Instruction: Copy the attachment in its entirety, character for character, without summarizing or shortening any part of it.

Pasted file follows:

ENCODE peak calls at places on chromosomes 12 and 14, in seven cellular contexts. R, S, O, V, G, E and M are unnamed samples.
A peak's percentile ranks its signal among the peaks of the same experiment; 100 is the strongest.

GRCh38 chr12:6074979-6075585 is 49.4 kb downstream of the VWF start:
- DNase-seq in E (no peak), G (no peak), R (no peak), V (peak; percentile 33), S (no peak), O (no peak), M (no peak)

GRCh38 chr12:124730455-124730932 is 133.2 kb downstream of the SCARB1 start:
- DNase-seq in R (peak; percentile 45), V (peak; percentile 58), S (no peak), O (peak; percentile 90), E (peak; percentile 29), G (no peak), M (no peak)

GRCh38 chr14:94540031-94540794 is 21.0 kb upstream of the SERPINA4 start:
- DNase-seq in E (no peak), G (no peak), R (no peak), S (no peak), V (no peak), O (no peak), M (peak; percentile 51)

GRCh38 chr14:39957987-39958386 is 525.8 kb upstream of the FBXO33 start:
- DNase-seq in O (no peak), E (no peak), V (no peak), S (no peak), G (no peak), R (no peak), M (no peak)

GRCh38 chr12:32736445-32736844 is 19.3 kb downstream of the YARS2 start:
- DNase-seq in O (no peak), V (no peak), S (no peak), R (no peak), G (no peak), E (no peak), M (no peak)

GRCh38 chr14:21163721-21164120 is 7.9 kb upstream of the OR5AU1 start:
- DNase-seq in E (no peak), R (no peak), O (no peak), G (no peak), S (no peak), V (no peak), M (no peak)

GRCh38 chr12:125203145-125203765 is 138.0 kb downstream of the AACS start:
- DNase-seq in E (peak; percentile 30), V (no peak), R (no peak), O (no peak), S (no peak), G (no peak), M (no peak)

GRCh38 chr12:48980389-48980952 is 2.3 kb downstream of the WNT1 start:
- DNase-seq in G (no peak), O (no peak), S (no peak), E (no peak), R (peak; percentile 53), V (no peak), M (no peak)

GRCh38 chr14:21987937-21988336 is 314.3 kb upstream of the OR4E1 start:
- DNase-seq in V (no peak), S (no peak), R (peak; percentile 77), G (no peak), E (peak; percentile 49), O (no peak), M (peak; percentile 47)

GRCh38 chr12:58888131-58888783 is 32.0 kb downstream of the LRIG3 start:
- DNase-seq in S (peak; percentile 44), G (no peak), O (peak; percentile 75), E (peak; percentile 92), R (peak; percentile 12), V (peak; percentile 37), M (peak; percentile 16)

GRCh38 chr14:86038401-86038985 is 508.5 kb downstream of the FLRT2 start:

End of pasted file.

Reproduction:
ENCODE peak calls at places on chromosomes 12 and 14, in seven cellular contexts. R, S, O, V, G, E and M are unnamed samples.
A peak's percentile ranks its signal among the peaks of the same experiment; 100 is the strongest.

GRCh38 chr12:6074979-6075585 is 49.4 kb downstream of the VWF start:
- DNase-seq in E (no peak), G (no peak), R (no peak), V (peak; percentile 33), S (no peak), O (no peak), M (no peak)

GRCh38 chr12:124730455-124730932 is 133.2 kb downstream of the SCARB1 start:
- DNase-seq in R (peak; percentile 45), V (peak; percentile 58), S (no peak), O (peak; percentile 90), E (peak; percentile 29), G (no peak), M (no peak)

GRCh38 chr14:94540031-94540794 is 21.0 kb upstream of the SERPINA4 start:
- DNase-seq in E (no peak), G (no peak), R (no peak), S (no peak), V (no peak), O (no peak), M (peak; percentile 51)

GRCh38 chr14:39957987-39958386 is 525.8 kb upstream of the FBXO33 start:
- DNase-seq in O (no peak), E (no peak), V (no peak), S (no peak), G (no peak), R (no peak), M (no peak)

GRCh38 chr12:32736445-32736844 is 19.3 kb downstream of the YARS2 start:
- DNase-seq in O (no peak), V (no peak), S (no peak), R (no peak), G (no peak), E (no peak), M (no peak)

GRCh38 chr14:21163721-21164120 is 7.9 kb upstream of the OR5AU1 start:
- DNase-seq in E (no peak), R (no peak), O (no peak), G (no peak), S (no peak), V (no peak), M (no peak)

GRCh38 chr12:125203145-125203765 is 138.0 kb downstream of the AACS start:
- DNase-seq in E (peak; percentile 30), V (no peak), R (no peak), O (no peak), S (no peak), G (no peak), M (no peak)

GRCh38 chr12:48980389-48980952 is 2.3 kb downstream of the WNT1 start:
- DNase-seq in G (no peak), O (no peak), S (no peak), E (no peak), R (peak; percentile 53), V (no peak), M (no peak)

GRCh38 chr14:21987937-21988336 is 314.3 kb upstream of the OR4E1 start:
- DNase-seq in V (no peak), S (no peak), R (peak; percentile 77), G (no peak), E (peak; percentile 49), O (no peak), M (peak; percentile 47)

GRCh38 chr12:58888131-58888783 is 32.0 kb downstream of the LRIG3 start:
- DNase-seq in S (peak; percentile 44), G (no peak), O (peak; percentile 75), E (peak; percentile 92), R (peak; percentile 12), V (peak; percentile 37), M (peak; percentile 16)

GRCh38 chr14:86038401-86038985 is 508.5 kb downstream of the FLRT2 start: